SEO is not an exact science, though, because the algorithms used by search engines like Google to rank sites are both secret and constantly changing. For this reason, optimising the SEO of a site is not a 'one and done' deal, but something that needs constant attention. Thankfully, it's easy to gather data on how your strategy is working, and tweak accordingly.

How to measure SEO

"SEO is very easy to measure with analytics tools such as Google Analytics and a range of other platform tools," explains Adam Innes, technical architect at 50,000feet. "Insights gained from these tools include key search terms, visitors by type of device, and duration of visits – all of which are vital in continuing to optimise the experience for engagement and performance." 

It's also important to keep an eye on trends. For example, Google has made it a priority to measure the speed at which web pages load, with slow-loading sites getting demoted in the rankings. Google also puts huge stock on responsive web design – essentially whether your site adapts seamlessly to mobile or other devices. 

Innes, meanwhile, believes other factors will become important in future. "With a growing awareness of fake content, there will be more emphasis on a website's TrustRank and user security," he predicts. "Google has already taken steps to include a small bump in preference to sites using HTTPS. Providing not only quality and engaging content but also truthful and secure content will become more and more important."

Learning about SEO

Sappi Limited website shots

Frontend and backend development helped support both topical browsing and targeted keyword searching on 50,000ft's website for Sappi Limited, a South African pulp and paper company (also featured in lead image)

Regardless of the specifics, one thing is clear: SEO is something all creatives need to be aware of. So how can designers develop their awareness of it? Firstly, says Stringer, know your limitations. "Understand that this is not your forte, and it's hard enough for SEO specialists to keep up with Google's changing algorithm let alone a graphic designer."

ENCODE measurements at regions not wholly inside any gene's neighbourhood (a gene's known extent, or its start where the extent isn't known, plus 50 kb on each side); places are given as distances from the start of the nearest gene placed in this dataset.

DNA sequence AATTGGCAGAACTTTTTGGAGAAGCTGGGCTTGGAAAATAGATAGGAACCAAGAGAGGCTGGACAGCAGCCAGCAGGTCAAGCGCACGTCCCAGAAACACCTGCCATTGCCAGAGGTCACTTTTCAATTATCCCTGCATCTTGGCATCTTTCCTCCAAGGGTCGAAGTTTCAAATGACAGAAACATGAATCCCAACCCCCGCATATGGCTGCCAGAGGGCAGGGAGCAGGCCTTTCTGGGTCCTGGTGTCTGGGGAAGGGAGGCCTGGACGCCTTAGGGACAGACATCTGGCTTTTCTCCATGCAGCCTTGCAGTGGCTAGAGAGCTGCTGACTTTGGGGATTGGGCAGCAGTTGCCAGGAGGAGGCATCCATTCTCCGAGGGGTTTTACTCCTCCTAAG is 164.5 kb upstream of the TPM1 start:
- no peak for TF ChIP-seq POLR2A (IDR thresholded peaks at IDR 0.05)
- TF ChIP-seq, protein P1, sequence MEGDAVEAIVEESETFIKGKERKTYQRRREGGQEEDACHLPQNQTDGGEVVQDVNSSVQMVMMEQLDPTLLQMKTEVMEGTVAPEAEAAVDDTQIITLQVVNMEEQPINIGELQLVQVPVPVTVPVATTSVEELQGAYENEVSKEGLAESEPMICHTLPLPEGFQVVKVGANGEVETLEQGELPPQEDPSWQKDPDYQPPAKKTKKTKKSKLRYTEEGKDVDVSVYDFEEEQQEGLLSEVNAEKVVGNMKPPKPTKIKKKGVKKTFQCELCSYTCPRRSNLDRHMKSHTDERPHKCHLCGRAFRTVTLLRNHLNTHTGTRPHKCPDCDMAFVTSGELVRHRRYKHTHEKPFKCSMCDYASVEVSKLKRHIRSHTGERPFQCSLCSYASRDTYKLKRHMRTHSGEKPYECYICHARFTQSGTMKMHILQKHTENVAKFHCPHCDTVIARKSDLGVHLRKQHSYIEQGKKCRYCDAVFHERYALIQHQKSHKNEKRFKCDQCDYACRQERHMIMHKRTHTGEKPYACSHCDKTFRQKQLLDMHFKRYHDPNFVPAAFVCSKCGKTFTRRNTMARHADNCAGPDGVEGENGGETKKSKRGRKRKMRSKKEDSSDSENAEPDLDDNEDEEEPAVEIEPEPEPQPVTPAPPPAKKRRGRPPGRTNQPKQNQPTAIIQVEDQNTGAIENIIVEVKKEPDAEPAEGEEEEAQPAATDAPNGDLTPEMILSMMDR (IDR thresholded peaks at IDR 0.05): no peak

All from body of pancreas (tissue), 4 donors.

But at the same time, the more you can learn about SEO the better. "Take responsibility and get up to speed so you have a rough understanding of best practice," Stringer urges. "It's better for your career, your sanity and the team. I've always found that learning from your peers is the most useful way to gain new skills, and the digital sector is probably one of the most community focused sectors out there, so you’ll never find a shortage of people willing to help," he continues.

"If you are lucky enough to work in a team that has a search specialist in house, or that comes in to help, don’t be afraid to ask lots of questions and don’t let the account manager or project manager do all the work for you," says Stringer. "As the sector grows, there will always be more and more people you can call upon for a skills swap."  

This article was originally published in issue 279 of Computer Arts, the world's leading design magazine. Buy issue 279 or subscribe here.

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Tom May

Tom May is an award-winning journalist and editor specialising in design, photography and technology. Author of the Amazon #1 bestseller Great TED Talks: Creativity, published by Pavilion Books, Tom was previously editor of Professional Photography magazine, associate editor at Creative Bloq, and deputy editor at net magazine. Today, he is a regular contributor to Creative Bloq and its sister sites Digital Camera World, and Tech Radar. He also writes for Creative Boom and works on content marketing projects.